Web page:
November is Home Health and Hospice Month. While celebrating this month is important, having care available when and where you need it is something we should celebrate ALL year! Living in poor health or chronic pain can be dreadful. Enjoying activities and hobbies is hard when you’re not feeling well.
Here are some of the fantastic healthcare services that offer hope to those planning to age in place:
- Home health or outpatient physical, occupational, and speech therapy
- Care management & coordination
- Wound care
- Prescription medication monitoring/ management
- Nursing oversight
Managing Healthcare and Chronic Illnesses
Dealing with chronic health issues and pain can be a full-time job. The physical and mental strain a disease or injury can cause is one thing, but doing all that’s needed to heal or improve a condition is another story. If daily life consists of being on hold on the phone with providers, sitting in waiting rooms, running to pharmacies, and making endless trips back and forth to the clinic for treatment, healing might feel impossible.
We often look to our families or loved ones to help emotionally support us, but that can also affect them and our relationships. You know what they say about venting! It’s all fine and dandy, but you can’t expect friends and loved ones to always be there or to solve what’s bothering you.
The same is true for physical well-being; friends and family are great, but they can’t be there to answer everything unless they’re in the medical field or have training. Having additional oversight from a healthcare team can be helpful. Services like care management and coordination, home health, or at-home therapies can reduce the scheduling hassles, allowing patients the energy they need to heal.
To help improve the quality of life for many, healthcare has gone mobile! From physical, occupational, and speech therapy to at-home nurse visits, home healthcare is becoming widely available to improve life for those who are homebound.
Support at the End of Life
When healthcare systems can no longer cure the conditions plaguing us, we’re forced to stare down the barrel of mortality. To say this is hard would be an understatement. Only those who have been through it know the feeling.
Talking about dying often creates silence. People don’t know what to do or say. The trouble is that silence about the end of life does not make it go away or change; it makes it more complicated. Loved ones may keep trying to find cures or other providers to unravel the prognosis, but when death stares us in the face, and the clinicians truly can’t make us any better, where do we turn?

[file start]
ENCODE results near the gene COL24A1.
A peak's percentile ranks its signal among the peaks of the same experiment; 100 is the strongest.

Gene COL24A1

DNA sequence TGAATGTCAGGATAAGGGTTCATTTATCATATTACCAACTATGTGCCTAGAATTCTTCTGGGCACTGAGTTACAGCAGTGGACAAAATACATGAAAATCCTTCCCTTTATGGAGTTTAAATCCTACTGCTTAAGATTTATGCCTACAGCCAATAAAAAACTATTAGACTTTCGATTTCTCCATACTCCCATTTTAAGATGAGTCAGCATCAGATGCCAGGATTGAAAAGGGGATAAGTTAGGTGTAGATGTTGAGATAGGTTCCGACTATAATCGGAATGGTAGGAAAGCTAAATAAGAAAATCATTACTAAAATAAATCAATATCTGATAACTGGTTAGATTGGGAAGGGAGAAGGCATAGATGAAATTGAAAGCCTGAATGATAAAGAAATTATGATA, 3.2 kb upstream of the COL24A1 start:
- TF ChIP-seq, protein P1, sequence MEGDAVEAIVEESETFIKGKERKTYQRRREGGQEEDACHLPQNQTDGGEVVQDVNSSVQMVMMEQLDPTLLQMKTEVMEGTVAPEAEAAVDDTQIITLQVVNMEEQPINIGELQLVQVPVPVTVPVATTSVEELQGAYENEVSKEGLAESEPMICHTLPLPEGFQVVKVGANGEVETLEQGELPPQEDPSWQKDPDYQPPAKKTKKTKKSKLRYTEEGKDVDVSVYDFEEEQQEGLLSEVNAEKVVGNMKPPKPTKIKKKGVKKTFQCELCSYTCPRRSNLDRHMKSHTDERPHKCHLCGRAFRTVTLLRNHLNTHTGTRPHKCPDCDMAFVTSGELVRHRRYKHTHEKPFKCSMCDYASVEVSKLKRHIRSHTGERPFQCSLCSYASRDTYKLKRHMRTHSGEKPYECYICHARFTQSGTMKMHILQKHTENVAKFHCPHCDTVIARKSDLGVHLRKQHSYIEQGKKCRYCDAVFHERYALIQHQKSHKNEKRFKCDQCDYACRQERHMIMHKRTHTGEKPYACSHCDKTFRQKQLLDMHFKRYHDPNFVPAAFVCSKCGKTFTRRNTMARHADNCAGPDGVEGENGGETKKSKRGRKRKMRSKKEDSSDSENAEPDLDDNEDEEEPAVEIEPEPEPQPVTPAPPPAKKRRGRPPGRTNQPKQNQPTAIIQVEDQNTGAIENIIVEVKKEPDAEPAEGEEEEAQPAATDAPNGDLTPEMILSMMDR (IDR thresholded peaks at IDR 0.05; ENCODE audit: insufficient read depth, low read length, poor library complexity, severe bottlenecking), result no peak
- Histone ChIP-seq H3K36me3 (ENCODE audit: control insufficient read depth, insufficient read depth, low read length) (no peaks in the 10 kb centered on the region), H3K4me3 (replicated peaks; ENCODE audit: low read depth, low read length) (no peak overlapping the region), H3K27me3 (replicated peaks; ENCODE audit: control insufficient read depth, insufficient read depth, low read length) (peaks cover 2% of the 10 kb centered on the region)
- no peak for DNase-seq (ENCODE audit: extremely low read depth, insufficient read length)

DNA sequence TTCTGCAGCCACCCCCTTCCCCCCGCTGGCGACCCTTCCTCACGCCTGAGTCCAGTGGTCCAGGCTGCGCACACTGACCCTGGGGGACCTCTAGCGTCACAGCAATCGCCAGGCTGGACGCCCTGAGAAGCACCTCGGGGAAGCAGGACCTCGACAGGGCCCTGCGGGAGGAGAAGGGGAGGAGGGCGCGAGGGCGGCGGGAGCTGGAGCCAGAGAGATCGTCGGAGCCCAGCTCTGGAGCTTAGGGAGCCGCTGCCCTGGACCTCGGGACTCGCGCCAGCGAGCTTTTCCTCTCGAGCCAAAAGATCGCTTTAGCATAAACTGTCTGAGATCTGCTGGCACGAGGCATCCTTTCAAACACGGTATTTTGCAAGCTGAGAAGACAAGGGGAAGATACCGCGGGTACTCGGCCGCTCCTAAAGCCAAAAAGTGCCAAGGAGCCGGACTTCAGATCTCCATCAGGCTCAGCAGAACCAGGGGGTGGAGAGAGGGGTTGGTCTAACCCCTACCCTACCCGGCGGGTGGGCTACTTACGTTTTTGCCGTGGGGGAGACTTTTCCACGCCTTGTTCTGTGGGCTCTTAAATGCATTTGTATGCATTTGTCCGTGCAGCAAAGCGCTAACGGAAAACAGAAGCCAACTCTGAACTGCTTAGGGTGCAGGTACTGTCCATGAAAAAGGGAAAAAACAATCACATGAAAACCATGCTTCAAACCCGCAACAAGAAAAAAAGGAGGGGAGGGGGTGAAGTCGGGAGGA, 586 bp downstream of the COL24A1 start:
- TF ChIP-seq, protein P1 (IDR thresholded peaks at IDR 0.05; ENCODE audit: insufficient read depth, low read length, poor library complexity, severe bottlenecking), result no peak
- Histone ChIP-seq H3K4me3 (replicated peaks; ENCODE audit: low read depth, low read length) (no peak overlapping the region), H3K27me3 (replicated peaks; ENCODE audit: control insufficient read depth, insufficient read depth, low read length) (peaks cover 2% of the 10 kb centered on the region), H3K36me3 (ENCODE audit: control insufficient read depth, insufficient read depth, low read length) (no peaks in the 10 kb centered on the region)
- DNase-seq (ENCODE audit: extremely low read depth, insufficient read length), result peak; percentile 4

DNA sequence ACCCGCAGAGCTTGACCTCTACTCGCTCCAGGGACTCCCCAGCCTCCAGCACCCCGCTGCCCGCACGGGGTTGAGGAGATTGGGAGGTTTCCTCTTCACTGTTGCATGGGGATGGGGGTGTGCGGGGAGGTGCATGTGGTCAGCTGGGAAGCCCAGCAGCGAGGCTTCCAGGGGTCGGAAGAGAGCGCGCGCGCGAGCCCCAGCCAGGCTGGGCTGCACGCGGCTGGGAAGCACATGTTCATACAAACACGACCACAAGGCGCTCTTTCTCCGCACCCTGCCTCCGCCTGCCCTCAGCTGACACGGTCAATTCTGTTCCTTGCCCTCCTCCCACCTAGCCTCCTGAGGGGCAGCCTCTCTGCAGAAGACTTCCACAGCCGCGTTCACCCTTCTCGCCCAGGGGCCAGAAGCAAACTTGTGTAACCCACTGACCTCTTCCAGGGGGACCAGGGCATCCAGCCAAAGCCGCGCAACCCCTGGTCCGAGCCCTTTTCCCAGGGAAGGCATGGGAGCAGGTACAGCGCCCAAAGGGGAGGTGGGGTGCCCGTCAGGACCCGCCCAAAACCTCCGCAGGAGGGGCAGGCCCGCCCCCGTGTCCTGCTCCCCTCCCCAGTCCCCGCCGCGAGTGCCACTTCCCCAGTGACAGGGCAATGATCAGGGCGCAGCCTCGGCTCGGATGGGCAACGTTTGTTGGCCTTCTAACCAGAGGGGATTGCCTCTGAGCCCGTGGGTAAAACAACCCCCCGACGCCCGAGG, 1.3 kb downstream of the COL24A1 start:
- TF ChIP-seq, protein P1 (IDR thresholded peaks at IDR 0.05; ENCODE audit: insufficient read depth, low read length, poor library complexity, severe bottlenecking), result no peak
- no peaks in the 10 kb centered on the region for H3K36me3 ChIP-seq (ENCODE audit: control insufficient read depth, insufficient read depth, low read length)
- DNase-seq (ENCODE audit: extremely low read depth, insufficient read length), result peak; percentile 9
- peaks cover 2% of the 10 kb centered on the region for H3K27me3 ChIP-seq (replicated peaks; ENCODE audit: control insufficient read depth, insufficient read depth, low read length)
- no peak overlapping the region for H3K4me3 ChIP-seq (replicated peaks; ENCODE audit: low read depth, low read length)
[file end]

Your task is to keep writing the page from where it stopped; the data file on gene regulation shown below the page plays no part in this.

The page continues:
The answer, another silencing response, is hospice. Hospice is a microphone-dropping word. Hospice means death. People don’t like to discuss death, much less how to die comfortably and pain-free. Barbara Karnes, RN, has expanded upon an excellent point throughout her various podcasts and written materials: when we’ve always been taught to keep trying to get better, allowing death seems foreign. This is precisely why hospice is such an important service.
Staff who work in hospice become experts in helping others go through the dying process. They know what to do even when the ugly crying happens. They can help you make the hard decisions based on what you, as a patient, want versus what your family thinks should be done. Hospice staff can tell you what to expect and, better yet, what they can do to make you comfortable as you complete the circle of life.
When it feels like there’s no hope, hospice is that very hope. Hospice gives patients the tools and voice to die on their terms. They can choose support services and volunteers, have a pain management plan, and feel comfortable knowing they won’t have to go it alone. It’s not just for the patient, but hospice supports families. For up to 13 months following a patient’s death, hospice staff can offer emotional support services and resources to family members or a patient’s loved ones. Knowing that the family will be cared for provides additional comfort for the dying patient.
Hospice can offer services on-site at senior living communities or in private homes. This can help create a calming place to pass away where someone is familiar with their surroundings. Without hospice, patients may be in and out of the hospital trying to treat something that can be managed in the short term but not cured. That can create a revolving door for ambulance rides, emergency medical services, and hospitalizations.
If you’re interested in how home health or hospice services could help you or a loved one, don’t hesitate to get in touch with us at CaringEdge. We operate in a number of areas, and we’d love to help you in any way we can. Drop us a line at firstname.lastname@example.org.